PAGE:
This meant that on the day of the Tri-State Tornado, the weather reports had been normal and unalarming. When the tornado hit, it caught people completely off guard.
In 1948, over two decades after the Tri-State Tornado, meteorologists Erneth Fawbush and Robert Miller, finally created a reasonably accurate system of prediction for tornadoes. The government permitted public tornado forecasting with this new discovery.
3. The Tri-State Tornado may have been Invisible
When we picture a tornado, we likely picture a kind of whirlpool or funnel, however this is not always the case. Some tornadoes’ only indicated by their destrution. That makes invisible tornadoes often the most dangerous because they are undetectable until very close.
Conflicting reports from Tri-State Tornado witnesses argue both points. Some claimed had a visible funnel when first seen in the hills of north-west Ellington, Missouri. Other reports claim there was no funnel. Instead, they reported the whole tornado was hidden behind a cloud screen that looked like boiling water.
None of the photographs taken of the Tri-State Tornado show a visible funnel. Photographs of other tornadoes in the same era do. The Tri-State tornado was at least not clearly visible. That only served to further catch people off guard and helped it become one of the worst tornadoes in US history
4. The Tornado Took a Peculiar Path
In addition to traveling such a long distance, the tornado also changed course and took peculiar twists and turns.
That led it to damage towns and cities it would have otherwise completely missed.
For example, after destroying Murphysboro, it traveled east rather than northeast, as expected. This meant it destroyed Bush and West Frankfort, among other municipalities, before reaching Illinois.
Tornadoes are notoriously unpredictable, but this unusual path resulted in an additional 152 deaths.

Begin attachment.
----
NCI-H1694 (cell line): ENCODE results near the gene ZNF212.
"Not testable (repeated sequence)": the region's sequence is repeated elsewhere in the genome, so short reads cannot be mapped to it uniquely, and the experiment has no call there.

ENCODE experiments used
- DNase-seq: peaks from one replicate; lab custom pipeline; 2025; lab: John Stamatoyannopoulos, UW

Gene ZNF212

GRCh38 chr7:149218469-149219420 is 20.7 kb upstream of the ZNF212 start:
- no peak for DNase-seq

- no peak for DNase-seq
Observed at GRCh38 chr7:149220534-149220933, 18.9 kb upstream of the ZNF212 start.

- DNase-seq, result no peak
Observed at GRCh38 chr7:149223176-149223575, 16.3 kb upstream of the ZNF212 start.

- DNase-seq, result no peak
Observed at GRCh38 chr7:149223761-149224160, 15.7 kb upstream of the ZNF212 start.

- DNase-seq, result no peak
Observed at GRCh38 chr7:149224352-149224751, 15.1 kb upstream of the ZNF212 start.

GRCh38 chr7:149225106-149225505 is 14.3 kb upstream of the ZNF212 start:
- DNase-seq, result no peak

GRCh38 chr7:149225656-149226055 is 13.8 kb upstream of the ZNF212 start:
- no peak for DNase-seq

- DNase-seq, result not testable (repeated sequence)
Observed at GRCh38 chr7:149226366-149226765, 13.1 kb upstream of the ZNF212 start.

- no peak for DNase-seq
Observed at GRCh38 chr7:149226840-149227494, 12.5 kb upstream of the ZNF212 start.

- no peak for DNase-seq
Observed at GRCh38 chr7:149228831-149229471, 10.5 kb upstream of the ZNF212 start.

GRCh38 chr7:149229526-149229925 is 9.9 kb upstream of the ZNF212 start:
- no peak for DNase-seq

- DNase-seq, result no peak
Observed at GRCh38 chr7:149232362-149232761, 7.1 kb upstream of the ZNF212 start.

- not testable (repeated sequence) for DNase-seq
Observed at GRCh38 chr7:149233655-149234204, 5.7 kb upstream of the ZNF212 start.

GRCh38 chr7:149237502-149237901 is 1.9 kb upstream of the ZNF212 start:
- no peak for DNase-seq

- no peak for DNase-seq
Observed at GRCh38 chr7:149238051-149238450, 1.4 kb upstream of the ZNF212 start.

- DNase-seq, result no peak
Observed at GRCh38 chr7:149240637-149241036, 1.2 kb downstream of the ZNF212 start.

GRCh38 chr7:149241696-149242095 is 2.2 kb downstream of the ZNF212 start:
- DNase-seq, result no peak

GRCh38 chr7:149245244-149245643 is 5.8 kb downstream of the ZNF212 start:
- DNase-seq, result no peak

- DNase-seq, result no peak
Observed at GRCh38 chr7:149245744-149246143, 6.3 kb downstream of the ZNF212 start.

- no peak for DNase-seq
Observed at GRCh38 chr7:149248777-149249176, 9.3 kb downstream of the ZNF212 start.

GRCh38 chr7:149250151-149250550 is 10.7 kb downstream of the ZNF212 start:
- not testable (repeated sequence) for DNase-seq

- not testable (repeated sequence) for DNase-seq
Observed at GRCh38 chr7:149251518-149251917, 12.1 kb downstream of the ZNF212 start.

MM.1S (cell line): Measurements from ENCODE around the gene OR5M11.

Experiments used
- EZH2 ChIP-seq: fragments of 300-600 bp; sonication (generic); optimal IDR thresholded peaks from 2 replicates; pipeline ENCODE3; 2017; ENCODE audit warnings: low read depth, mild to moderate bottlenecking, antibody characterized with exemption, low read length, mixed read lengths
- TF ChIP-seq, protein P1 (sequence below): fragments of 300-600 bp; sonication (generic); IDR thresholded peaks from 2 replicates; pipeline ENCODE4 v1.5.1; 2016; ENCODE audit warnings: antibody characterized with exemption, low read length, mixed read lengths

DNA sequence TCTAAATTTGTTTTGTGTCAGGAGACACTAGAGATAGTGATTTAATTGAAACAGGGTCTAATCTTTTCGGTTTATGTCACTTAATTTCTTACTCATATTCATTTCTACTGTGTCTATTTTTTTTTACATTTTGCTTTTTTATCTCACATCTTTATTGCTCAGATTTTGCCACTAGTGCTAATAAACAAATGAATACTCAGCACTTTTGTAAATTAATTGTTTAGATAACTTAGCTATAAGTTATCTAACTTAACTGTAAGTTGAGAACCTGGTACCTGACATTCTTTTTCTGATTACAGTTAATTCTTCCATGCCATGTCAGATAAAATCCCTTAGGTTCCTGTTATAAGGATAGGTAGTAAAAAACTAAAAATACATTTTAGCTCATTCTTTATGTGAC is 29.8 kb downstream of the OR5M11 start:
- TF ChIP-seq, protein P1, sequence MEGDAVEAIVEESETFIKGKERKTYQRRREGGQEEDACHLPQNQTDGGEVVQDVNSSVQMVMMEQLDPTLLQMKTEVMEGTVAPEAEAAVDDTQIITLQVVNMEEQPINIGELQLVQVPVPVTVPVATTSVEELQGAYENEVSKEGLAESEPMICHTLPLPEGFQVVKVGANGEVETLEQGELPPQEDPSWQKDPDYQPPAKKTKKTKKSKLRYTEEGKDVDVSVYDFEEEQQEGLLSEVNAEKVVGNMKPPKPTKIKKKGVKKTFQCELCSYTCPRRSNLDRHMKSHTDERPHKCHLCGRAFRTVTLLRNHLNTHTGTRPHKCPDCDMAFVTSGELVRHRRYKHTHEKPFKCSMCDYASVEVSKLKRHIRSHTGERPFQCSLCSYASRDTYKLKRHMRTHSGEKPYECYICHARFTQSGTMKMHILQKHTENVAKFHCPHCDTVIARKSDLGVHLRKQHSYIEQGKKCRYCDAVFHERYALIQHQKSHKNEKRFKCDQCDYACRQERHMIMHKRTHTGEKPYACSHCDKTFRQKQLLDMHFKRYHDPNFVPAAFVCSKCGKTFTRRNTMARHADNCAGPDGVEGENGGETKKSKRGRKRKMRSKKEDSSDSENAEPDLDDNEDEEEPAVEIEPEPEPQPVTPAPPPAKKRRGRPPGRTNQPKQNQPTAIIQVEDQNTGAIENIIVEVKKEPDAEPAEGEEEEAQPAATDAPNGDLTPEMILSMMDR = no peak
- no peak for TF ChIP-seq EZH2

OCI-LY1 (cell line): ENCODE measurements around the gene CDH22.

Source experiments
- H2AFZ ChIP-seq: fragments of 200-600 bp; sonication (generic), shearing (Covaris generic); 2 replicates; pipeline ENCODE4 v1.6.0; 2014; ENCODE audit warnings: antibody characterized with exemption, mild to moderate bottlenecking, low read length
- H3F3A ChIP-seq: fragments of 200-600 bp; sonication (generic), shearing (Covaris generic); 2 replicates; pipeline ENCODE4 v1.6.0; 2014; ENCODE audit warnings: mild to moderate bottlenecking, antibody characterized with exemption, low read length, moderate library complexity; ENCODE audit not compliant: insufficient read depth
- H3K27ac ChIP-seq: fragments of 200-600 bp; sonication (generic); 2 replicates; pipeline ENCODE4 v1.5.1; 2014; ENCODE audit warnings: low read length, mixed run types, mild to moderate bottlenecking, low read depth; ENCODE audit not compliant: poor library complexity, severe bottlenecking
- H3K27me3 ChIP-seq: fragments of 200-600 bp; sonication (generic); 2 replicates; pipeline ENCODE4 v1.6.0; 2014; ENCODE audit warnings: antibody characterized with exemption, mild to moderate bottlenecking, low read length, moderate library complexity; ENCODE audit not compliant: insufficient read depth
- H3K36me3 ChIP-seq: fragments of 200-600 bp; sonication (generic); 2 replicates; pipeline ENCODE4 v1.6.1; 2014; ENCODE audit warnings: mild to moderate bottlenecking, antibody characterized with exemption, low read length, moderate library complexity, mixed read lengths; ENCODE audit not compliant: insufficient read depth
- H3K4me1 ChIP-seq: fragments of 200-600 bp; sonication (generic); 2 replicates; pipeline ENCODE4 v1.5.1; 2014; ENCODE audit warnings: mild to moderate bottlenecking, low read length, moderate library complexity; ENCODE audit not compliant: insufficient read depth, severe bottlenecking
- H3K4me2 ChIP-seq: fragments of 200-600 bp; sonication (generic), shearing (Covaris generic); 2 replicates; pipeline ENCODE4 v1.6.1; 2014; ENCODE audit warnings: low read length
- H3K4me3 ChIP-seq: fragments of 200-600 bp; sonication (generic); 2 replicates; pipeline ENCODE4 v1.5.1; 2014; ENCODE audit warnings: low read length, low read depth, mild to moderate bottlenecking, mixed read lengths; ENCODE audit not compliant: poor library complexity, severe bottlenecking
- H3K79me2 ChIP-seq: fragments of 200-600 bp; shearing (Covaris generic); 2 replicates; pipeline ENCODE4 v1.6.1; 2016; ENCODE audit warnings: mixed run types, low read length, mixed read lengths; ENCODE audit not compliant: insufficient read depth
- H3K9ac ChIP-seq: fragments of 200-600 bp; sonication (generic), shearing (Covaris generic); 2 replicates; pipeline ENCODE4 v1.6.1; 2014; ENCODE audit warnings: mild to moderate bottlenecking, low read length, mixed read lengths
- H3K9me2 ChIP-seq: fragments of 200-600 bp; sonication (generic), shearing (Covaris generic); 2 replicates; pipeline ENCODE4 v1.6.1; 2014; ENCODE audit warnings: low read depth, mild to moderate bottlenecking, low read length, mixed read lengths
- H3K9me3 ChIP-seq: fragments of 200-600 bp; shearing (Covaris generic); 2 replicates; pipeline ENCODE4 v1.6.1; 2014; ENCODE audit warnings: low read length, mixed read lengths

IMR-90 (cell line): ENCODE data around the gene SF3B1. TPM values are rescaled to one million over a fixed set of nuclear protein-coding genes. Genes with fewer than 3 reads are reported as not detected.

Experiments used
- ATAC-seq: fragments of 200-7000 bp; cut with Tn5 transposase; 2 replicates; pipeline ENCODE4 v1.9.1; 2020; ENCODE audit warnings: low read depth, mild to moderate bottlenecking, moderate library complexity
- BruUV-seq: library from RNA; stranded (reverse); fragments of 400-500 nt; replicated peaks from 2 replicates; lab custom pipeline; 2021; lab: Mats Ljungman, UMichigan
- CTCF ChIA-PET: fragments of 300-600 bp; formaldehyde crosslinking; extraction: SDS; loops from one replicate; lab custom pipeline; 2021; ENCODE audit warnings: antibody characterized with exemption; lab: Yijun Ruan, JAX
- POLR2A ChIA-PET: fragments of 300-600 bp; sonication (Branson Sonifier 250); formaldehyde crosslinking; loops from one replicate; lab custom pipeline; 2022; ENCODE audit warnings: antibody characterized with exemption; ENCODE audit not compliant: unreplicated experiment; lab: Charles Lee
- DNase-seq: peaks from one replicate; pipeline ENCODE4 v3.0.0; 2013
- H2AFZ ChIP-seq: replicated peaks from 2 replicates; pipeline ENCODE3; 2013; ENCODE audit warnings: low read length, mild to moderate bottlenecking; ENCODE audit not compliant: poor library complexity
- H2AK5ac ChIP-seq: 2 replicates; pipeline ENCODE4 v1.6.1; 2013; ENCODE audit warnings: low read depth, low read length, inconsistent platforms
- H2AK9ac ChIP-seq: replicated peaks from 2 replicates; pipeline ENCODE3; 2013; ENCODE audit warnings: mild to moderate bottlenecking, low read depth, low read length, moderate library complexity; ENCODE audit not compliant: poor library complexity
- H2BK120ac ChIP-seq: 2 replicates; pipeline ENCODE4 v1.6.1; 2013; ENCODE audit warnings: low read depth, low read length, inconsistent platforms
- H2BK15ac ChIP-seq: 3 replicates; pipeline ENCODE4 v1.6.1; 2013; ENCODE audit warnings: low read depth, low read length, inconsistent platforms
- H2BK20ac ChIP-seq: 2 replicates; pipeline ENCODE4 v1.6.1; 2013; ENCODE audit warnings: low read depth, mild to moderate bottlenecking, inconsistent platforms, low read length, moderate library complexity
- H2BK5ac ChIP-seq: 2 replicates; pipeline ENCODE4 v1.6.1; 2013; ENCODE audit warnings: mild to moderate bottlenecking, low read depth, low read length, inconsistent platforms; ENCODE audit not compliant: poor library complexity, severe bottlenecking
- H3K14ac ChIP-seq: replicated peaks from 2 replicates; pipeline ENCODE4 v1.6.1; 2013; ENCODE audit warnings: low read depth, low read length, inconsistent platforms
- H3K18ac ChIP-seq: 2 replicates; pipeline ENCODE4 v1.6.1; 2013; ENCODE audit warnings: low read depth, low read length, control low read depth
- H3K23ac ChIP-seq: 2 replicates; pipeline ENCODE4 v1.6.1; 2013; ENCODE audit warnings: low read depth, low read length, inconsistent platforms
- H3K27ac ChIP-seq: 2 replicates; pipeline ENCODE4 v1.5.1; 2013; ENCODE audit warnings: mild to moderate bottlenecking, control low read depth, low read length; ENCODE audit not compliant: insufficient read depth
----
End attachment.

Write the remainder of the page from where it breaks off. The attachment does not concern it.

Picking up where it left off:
5. There may have been Multiple Tornadoes
It’s debated whether the Tri-State Tornado was really one single, devastating tornado or several tornadoes that combined.
Modern meteorological reports claim that the specific dynamics of supercells and tornadoes make it unlikely that such continuity of destruction could have been caused by one single tornado. They suggest it was several separate tornadoes that morphed and formed a tornado family.
Such a ferocious and unparalleled catastrophe rarely comes from one tornado alone.
6. Emergency Services were not as Efficient as They are Today
While the tornado itself killed some people, many died due to the dangerous hours that followed the storm. The most common causes of death after the tri state tornado included:
- Being trapped under rubble
- Suffering severe injuries
- Fires that occurred as a direct result of the tornado
It took months to fully survey the area and find all the survivors. Some people died from dehydration and hunger as it took so long to reach people.
Today, we have a more sophisticated rescue system, as well as more advanced healthcare and fire fighting techniques.
The systems at the time couldn’t respond well to the catastrophe. Modern technology would have reduced the number of deaths significantly. Building regulations have also reacted to the threat of tornadoes. Newer buildings are much safer from tornadoes.
Amazing Survival Stories
While the Tri-State Tornado of 1925 was undoubtedly catastrophic and the worst tornado in US history, it is not without some miraculous survival stories.
Here are two of my favorites:
- In Annapolis, MO, a schoolhouse with a teacher and her 25 students all saw a vivid green cloud approaching from the window. They sheltered below their desks. The tornado tore the building around them to pieces, shattered windows, but everyone survived.
- A young Illinois girl home sick from school was lying in bed when the tornado tore the roof off her home. She felt herself lifted from the bed and pulled into the tornado’s funnel. She went unconscious. When she woke up later, she was beneath a pile of rubble about a mile away with no injuries other than a few cuts and bruises.
Final Thoughts About the Worst Tornado in US History
The Tri-State Tornado of 1925 was a devastating natural disaster and the worst tornado in US history. In the time since, people have invested in better technology to improve meteorological predictions.
Furthermore, infrastructure enhancements have increased building safety so that if such an event does occur again, it will not be so devastating, and while we do still have horrible and deadly tornadoes (the Joplin, Missouri and Moore, Oklahoma tornadoes come to mind), none have rivaled the 1925 Tri State Tornado.
If you live in a region where tornadoes are a threat, stay safe by keeping up to date with the weather forecasts. Make sure your home is fully equipped with all necessary precautionary measures, and have a plan for where to go and what to do in the event of a storm.
Featured Image Source Material Credit: Created Using photos from the Jackson County, IL Historical Society and a map originally published by Wilson, John W., and Stanley A. Changnon, Jr. (1971). Illinois Tornadoes. Circular 103. Illinois State Water Survey: Urbana-Champaign, IL.